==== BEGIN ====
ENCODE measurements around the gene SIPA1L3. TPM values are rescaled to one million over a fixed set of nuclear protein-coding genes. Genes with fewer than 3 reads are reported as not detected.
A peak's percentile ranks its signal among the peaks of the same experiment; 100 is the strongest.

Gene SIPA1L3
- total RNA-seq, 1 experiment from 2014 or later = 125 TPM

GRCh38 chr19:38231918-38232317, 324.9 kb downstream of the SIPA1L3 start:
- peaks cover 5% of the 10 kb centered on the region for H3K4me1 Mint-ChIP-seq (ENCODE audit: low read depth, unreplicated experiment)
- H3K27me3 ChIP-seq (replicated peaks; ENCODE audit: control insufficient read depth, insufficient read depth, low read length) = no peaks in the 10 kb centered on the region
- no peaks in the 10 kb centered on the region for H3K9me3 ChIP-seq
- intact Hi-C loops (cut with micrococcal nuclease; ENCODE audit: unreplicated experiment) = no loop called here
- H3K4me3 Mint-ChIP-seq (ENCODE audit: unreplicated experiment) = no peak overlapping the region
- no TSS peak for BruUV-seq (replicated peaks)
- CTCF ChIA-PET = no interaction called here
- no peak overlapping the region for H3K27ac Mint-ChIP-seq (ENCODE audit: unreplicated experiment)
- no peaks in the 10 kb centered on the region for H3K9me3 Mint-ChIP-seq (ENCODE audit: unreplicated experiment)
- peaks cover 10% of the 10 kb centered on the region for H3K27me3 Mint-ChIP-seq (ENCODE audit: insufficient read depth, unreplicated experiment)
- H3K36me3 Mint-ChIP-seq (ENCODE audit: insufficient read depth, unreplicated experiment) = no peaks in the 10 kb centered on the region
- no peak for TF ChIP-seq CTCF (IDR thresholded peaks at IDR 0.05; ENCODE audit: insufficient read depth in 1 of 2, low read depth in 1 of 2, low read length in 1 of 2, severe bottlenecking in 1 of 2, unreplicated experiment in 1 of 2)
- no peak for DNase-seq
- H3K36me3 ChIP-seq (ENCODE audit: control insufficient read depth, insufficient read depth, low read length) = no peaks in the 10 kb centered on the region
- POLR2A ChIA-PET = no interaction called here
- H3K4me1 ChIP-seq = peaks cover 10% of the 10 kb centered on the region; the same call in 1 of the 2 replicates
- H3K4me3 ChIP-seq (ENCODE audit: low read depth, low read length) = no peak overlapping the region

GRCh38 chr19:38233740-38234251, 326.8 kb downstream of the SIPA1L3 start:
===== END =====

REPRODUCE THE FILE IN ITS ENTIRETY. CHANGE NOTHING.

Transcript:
ENCODE measurements around the gene SIPA1L3. TPM values are rescaled to one million over a fixed set of nuclear protein-coding genes. Genes with fewer than 3 reads are reported as not detected.
A peak's percentile ranks its signal among the peaks of the same experiment; 100 is the strongest.

Gene SIPA1L3
- total RNA-seq, 1 experiment from 2014 or later = 125 TPM

GRCh38 chr19:38231918-38232317, 324.9 kb downstream of the SIPA1L3 start:
- peaks cover 5% of the 10 kb centered on the region for H3K4me1 Mint-ChIP-seq (ENCODE audit: low read depth, unreplicated experiment)
- H3K27me3 ChIP-seq (replicated peaks; ENCODE audit: control insufficient read depth, insufficient read depth, low read length) = no peaks in the 10 kb centered on the region
- no peaks in the 10 kb centered on the region for H3K9me3 ChIP-seq
- intact Hi-C loops (cut with micrococcal nuclease; ENCODE audit: unreplicated experiment) = no loop called here
- H3K4me3 Mint-ChIP-seq (ENCODE audit: unreplicated experiment) = no peak overlapping the region
- no TSS peak for BruUV-seq (replicated peaks)
- CTCF ChIA-PET = no interaction called here
- no peak overlapping the region for H3K27ac Mint-ChIP-seq (ENCODE audit: unreplicated experiment)
- no peaks in the 10 kb centered on the region for H3K9me3 Mint-ChIP-seq (ENCODE audit: unreplicated experiment)
- peaks cover 10% of the 10 kb centered on the region for H3K27me3 Mint-ChIP-seq (ENCODE audit: insufficient read depth, unreplicated experiment)
- H3K36me3 Mint-ChIP-seq (ENCODE audit: insufficient read depth, unreplicated experiment) = no peaks in the 10 kb centered on the region
- no peak for TF ChIP-seq CTCF (IDR thresholded peaks at IDR 0.05; ENCODE audit: insufficient read depth in 1 of 2, low read depth in 1 of 2, low read length in 1 of 2, severe bottlenecking in 1 of 2, unreplicated experiment in 1 of 2)
- no peak for DNase-seq
- H3K36me3 ChIP-seq (ENCODE audit: control insufficient read depth, insufficient read depth, low read length) = no peaks in the 10 kb centered on the region
- POLR2A ChIA-PET = no interaction called here
- H3K4me1 ChIP-seq = peaks cover 10% of the 10 kb centered on the region; the same call in 1 of the 2 replicates
- H3K4me3 ChIP-seq (ENCODE audit: low read depth, low read length) = no peak overlapping the region

GRCh38 chr19:38233740-38234251, 326.8 kb downstream of the SIPA1L3 start: